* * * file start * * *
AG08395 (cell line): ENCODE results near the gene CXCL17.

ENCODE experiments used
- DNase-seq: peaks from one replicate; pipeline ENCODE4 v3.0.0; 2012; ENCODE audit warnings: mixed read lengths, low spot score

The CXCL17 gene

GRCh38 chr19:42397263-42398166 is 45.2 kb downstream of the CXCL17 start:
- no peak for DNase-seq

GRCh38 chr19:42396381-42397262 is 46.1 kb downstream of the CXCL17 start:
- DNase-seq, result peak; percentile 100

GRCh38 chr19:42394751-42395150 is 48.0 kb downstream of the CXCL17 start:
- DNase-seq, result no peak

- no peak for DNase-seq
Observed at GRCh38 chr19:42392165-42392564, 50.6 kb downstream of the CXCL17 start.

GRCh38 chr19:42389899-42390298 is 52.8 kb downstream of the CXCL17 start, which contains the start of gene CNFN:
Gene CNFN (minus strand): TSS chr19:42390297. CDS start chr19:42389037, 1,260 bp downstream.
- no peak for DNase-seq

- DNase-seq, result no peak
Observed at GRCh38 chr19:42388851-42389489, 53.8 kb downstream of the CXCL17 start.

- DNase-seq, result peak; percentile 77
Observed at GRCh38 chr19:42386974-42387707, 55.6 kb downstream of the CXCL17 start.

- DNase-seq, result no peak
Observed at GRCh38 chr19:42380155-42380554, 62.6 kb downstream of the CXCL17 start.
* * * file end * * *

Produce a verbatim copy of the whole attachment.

AG08395 (cell line): ENCODE results near the gene CXCL17.

ENCODE experiments used
- DNase-seq: peaks from one replicate; pipeline ENCODE4 v3.0.0; 2012; ENCODE audit warnings: mixed read lengths, low spot score

The CXCL17 gene

GRCh38 chr19:42397263-42398166 is 45.2 kb downstream of the CXCL17 start:
- no peak for DNase-seq

GRCh38 chr19:42396381-42397262 is 46.1 kb downstream of the CXCL17 start:
- DNase-seq, result peak; percentile 100

GRCh38 chr19:42394751-42395150 is 48.0 kb downstream of the CXCL17 start:
- DNase-seq, result no peak

- no peak for DNase-seq
Observed at GRCh38 chr19:42392165-42392564, 50.6 kb downstream of the CXCL17 start.

GRCh38 chr19:42389899-42390298 is 52.8 kb downstream of the CXCL17 start, which contains the start of gene CNFN:
Gene CNFN (minus strand): TSS chr19:42390297. CDS start chr19:42389037, 1,260 bp downstream.
- no peak for DNase-seq

- DNase-seq, result no peak
Observed at GRCh38 chr19:42388851-42389489, 53.8 kb downstream of the CXCL17 start.

- DNase-seq, result peak; percentile 77
Observed at GRCh38 chr19:42386974-42387707, 55.6 kb downstream of the CXCL17 start.

- DNase-seq, result no peak
Observed at GRCh38 chr19:42380155-42380554, 62.6 kb downstream of the CXCL17 start.